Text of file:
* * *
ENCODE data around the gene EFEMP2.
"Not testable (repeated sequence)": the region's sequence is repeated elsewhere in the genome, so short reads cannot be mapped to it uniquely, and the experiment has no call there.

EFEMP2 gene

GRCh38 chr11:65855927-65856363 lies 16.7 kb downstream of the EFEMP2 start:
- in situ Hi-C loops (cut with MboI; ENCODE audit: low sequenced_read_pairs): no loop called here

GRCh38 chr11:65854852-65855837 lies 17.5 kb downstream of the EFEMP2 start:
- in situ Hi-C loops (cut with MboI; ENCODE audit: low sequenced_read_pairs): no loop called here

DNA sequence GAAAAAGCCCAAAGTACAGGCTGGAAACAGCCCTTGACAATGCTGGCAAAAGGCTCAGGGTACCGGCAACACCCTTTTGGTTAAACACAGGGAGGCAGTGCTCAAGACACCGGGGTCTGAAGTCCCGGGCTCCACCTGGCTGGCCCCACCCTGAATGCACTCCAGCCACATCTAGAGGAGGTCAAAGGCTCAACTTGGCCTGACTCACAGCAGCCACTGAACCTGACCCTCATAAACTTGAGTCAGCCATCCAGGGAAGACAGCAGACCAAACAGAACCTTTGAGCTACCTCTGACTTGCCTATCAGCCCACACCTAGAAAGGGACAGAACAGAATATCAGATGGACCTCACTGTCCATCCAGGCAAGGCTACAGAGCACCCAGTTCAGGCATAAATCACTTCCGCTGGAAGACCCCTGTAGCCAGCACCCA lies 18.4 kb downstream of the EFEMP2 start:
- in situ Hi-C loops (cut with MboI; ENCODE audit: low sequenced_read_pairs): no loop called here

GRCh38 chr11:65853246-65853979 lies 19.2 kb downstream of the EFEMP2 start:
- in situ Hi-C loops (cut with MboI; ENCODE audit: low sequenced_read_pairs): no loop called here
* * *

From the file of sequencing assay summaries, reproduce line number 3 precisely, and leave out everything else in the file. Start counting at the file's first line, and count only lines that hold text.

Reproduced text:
EFEMP2 gene